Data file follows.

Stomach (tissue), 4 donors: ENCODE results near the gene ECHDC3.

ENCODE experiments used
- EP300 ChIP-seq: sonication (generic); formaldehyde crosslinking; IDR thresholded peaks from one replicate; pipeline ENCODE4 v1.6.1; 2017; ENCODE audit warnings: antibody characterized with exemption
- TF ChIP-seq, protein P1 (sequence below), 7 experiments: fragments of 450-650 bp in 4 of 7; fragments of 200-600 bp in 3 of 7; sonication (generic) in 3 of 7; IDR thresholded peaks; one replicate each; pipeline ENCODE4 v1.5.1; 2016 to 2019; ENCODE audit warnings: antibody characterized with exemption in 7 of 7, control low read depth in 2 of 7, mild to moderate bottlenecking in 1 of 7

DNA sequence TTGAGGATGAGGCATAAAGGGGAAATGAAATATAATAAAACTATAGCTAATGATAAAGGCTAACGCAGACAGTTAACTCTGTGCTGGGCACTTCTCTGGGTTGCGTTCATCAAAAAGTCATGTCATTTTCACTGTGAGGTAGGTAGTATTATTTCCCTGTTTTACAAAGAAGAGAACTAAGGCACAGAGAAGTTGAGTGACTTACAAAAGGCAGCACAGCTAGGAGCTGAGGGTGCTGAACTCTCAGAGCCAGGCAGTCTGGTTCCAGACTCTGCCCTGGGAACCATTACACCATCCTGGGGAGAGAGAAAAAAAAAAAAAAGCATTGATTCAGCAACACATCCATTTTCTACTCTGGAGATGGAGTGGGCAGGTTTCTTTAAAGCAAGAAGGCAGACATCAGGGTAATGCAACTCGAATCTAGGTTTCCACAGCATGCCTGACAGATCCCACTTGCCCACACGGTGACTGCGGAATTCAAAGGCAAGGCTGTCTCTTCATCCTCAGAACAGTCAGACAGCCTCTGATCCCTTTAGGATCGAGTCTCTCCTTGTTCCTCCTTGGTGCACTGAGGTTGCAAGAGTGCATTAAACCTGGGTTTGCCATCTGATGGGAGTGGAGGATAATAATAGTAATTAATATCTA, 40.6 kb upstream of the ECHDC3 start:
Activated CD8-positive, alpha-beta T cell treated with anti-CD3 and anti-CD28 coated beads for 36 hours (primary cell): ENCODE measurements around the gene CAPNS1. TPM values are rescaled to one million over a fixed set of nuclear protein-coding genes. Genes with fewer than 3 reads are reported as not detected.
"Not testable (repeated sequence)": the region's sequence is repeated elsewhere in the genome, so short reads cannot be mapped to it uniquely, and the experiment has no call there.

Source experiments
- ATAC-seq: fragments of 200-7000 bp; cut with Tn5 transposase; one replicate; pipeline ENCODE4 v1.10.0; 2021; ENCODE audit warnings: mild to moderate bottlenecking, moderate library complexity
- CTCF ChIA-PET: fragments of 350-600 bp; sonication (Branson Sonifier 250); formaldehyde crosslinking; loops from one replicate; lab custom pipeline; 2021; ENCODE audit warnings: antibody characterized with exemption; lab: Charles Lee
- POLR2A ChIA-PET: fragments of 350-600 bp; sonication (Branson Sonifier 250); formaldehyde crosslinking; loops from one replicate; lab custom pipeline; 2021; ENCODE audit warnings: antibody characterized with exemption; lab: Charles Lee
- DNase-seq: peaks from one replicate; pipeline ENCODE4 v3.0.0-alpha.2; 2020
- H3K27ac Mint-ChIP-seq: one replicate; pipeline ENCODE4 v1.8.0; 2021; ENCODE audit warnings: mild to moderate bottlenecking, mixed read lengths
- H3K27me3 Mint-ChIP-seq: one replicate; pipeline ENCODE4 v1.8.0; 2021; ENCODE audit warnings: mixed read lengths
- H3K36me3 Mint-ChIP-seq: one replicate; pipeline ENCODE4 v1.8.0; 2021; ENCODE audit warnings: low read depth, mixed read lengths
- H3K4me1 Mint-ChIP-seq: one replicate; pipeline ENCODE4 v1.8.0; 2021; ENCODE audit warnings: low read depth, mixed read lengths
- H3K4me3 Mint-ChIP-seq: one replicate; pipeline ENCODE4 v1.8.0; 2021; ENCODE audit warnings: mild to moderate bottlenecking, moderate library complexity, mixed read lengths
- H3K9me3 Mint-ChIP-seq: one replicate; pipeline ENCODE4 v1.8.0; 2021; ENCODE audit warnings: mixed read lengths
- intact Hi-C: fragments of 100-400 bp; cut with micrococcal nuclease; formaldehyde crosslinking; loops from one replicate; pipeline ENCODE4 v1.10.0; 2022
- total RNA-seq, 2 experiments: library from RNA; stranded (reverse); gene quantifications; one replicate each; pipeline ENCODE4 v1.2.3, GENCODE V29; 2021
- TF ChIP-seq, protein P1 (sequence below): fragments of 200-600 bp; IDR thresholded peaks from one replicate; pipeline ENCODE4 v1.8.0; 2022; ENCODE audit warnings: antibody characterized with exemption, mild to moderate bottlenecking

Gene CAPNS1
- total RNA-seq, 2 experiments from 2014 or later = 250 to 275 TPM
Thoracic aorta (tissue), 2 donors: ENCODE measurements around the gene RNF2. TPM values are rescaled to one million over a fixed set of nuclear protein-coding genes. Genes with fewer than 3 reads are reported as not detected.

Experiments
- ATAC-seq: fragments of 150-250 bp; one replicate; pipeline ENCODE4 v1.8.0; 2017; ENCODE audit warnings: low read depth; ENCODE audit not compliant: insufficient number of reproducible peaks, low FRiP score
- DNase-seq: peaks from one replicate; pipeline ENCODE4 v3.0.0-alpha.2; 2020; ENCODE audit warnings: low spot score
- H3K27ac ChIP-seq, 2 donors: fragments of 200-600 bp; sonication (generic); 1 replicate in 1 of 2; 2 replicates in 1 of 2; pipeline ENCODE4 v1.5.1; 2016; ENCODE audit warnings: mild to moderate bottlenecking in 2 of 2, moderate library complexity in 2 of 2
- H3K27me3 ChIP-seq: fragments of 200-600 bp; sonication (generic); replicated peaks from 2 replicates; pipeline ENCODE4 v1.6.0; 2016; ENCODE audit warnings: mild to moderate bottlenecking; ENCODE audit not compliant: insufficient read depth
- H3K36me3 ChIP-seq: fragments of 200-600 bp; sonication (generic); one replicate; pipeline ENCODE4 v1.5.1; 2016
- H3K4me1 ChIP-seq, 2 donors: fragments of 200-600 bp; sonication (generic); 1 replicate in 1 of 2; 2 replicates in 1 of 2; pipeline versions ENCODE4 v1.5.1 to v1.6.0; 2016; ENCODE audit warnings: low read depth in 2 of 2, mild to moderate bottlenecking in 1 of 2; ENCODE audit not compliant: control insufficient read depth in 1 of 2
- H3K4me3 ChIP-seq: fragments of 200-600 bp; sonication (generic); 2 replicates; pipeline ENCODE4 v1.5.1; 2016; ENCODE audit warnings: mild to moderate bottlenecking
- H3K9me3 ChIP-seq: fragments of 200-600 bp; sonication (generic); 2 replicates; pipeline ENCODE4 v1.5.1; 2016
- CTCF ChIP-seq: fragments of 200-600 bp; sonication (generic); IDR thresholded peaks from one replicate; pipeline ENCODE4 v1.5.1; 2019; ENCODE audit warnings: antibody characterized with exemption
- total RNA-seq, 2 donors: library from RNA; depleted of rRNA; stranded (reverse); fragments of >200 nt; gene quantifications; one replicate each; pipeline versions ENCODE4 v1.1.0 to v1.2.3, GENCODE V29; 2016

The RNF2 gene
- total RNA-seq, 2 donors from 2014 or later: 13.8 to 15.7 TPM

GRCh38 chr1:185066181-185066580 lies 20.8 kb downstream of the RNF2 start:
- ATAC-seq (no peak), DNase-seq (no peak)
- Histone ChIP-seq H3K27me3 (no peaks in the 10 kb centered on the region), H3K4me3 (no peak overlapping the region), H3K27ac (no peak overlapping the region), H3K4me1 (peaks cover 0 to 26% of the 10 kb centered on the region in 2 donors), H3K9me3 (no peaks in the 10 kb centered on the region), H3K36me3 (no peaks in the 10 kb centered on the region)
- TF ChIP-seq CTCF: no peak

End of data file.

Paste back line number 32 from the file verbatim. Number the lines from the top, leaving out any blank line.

- H3K4me3 ChIP-seq: fragments of 200-600 bp; sonication (generic); 2 replicates; pipeline ENCODE4 v1.5.1; 2016; ENCODE audit warnings: mild to moderate bottlenecking